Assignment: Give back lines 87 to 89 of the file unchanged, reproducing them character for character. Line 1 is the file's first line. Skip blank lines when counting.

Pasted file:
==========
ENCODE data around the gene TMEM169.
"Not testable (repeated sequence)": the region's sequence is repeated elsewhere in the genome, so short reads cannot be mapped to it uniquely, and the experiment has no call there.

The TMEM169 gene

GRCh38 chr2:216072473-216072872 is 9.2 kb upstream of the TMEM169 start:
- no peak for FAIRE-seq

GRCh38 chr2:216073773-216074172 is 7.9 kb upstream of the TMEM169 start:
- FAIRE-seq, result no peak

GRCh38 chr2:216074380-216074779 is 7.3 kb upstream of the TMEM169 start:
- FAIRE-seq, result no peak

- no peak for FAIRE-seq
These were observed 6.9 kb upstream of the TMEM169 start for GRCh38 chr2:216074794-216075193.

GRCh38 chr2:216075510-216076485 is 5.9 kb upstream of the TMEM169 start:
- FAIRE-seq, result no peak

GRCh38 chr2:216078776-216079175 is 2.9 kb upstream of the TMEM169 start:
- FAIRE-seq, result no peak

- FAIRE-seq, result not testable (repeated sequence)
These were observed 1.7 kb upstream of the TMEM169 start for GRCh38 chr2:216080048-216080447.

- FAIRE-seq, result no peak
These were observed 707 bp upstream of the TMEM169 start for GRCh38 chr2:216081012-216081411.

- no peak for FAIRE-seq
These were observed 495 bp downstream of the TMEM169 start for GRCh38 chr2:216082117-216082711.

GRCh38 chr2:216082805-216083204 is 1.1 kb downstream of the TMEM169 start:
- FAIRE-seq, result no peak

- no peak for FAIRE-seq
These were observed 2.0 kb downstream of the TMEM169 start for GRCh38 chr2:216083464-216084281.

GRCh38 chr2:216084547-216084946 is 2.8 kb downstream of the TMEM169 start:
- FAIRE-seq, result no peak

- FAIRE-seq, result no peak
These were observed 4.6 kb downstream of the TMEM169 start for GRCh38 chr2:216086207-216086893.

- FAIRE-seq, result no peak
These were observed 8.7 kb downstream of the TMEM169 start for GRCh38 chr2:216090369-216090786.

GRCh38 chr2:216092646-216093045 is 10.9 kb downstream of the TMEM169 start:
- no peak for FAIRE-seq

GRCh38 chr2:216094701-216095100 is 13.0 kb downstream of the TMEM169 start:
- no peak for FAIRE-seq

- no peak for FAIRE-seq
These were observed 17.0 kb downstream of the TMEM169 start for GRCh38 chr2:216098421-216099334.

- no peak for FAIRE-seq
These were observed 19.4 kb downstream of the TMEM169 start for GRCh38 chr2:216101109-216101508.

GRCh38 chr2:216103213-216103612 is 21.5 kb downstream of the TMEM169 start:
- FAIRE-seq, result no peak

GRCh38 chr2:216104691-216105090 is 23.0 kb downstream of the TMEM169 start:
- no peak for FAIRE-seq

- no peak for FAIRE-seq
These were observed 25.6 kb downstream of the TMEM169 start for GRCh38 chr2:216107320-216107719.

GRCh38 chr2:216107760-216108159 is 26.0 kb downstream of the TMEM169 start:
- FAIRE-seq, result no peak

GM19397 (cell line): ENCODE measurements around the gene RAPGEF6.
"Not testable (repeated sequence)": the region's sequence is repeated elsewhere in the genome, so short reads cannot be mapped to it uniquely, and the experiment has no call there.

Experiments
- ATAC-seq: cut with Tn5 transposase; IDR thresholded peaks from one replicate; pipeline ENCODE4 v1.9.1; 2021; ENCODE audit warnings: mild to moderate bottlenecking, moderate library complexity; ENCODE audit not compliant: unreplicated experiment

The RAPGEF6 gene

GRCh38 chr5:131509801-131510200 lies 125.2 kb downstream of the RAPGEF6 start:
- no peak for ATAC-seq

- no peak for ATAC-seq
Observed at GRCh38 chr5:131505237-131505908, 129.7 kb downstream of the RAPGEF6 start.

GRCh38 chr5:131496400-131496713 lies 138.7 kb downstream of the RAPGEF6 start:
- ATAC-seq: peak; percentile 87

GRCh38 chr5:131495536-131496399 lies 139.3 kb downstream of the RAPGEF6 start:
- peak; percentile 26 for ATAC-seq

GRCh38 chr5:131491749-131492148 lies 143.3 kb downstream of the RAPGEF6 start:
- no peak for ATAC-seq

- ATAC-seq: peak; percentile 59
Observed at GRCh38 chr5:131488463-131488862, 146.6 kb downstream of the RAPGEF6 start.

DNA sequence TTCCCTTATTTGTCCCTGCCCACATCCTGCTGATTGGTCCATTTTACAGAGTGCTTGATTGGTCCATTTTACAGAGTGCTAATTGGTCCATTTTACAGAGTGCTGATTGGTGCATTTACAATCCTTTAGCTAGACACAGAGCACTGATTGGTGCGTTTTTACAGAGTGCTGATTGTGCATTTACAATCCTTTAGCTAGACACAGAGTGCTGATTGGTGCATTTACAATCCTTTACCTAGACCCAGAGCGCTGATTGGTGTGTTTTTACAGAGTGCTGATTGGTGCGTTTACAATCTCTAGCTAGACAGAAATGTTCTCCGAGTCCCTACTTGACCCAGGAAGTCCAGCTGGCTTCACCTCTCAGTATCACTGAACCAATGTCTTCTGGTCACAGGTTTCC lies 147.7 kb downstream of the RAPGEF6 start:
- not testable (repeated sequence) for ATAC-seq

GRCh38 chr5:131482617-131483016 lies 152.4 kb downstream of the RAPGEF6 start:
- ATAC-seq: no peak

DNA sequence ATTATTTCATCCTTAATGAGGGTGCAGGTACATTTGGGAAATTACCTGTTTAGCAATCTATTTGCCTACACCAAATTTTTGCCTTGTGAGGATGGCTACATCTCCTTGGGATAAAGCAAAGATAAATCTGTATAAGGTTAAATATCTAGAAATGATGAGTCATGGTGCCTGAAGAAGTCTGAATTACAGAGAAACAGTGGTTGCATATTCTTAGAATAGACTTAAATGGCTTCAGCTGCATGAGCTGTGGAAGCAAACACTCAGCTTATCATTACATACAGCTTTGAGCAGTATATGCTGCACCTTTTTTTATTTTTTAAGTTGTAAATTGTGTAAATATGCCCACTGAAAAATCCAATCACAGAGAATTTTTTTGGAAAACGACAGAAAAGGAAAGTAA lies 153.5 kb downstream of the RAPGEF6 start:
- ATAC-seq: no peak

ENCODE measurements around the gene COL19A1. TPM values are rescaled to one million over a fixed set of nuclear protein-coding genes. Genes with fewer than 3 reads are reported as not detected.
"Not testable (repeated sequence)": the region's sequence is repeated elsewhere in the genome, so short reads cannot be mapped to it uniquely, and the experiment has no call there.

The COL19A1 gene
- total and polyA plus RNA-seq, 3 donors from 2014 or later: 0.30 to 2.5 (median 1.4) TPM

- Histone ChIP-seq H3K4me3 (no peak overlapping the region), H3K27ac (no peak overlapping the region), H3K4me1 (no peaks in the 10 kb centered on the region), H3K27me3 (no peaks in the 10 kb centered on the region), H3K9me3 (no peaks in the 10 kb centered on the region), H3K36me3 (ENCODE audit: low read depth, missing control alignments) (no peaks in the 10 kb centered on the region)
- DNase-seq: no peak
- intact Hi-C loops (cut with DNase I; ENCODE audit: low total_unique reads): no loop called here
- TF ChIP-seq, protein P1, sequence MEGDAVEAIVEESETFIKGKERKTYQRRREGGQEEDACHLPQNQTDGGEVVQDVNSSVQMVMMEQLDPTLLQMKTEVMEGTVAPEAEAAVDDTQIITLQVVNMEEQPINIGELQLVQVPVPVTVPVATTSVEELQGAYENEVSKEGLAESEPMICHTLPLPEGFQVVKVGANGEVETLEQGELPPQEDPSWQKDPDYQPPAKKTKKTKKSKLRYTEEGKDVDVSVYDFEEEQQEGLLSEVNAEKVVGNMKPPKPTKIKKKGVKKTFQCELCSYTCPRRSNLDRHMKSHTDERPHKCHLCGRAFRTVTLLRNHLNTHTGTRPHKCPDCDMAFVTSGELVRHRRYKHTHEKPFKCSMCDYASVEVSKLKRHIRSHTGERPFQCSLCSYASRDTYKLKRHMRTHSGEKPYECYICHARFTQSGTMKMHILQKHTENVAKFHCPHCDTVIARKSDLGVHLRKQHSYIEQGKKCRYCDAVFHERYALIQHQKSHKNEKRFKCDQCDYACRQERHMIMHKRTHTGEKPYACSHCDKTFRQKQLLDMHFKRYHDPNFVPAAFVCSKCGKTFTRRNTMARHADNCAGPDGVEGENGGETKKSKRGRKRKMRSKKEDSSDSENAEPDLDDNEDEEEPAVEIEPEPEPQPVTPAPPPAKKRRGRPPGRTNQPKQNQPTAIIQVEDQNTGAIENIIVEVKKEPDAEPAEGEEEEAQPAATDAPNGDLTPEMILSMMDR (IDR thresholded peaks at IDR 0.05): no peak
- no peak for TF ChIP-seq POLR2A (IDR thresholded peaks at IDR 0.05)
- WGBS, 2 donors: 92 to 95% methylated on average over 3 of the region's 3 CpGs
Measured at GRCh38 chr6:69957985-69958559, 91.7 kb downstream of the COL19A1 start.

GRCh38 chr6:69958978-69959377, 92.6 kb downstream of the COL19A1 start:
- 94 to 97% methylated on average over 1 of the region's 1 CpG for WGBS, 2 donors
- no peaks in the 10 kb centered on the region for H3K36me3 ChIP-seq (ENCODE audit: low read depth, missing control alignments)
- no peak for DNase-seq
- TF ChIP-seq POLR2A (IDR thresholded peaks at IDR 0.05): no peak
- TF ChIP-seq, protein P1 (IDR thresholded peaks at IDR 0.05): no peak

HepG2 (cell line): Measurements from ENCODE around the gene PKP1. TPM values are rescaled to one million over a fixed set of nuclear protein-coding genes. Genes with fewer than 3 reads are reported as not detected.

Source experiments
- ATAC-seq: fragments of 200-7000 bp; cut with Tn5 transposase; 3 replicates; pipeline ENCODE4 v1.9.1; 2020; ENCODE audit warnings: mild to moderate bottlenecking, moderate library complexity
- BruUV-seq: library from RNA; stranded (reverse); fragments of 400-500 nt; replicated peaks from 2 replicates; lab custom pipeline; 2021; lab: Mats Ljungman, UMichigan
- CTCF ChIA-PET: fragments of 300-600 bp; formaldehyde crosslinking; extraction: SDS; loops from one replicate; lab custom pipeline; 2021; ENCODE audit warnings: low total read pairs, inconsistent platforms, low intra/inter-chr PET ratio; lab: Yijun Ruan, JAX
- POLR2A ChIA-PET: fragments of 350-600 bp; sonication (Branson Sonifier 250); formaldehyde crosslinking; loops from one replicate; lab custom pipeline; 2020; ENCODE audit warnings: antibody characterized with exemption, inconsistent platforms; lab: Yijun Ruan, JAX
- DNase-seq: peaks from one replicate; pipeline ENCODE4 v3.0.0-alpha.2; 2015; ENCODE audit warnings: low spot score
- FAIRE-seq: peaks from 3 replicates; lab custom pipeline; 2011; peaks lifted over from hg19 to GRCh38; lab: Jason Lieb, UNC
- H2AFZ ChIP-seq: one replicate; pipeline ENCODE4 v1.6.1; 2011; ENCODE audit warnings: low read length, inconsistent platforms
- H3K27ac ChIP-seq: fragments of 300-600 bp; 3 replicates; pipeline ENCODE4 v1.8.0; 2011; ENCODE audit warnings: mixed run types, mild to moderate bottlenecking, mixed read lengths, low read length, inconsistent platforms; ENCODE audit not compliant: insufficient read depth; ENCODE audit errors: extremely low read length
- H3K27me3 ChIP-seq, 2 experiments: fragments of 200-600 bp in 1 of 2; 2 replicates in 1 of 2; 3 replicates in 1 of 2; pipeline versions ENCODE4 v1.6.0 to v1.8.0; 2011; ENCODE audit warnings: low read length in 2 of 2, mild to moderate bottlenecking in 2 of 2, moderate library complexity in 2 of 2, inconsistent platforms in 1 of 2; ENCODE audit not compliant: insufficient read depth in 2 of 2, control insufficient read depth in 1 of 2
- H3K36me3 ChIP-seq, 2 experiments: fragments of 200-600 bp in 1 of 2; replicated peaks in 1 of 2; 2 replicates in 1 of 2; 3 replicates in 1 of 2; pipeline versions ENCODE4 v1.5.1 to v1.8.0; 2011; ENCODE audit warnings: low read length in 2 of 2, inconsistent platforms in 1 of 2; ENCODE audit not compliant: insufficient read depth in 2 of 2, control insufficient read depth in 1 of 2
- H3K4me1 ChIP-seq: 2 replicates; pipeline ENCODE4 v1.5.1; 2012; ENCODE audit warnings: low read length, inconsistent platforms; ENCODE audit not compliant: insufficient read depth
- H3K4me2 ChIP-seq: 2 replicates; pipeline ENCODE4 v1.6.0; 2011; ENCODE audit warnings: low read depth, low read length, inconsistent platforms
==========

- TF ChIP-seq, protein P1 (IDR thresholded peaks at IDR 0.05): no peak

HepG2 (cell line): Measurements from ENCODE around the gene PKP1. TPM values are rescaled to one million over a fixed set of nuclear protein-coding genes. Genes with fewer than 3 reads are reported as not detected.

Source experiments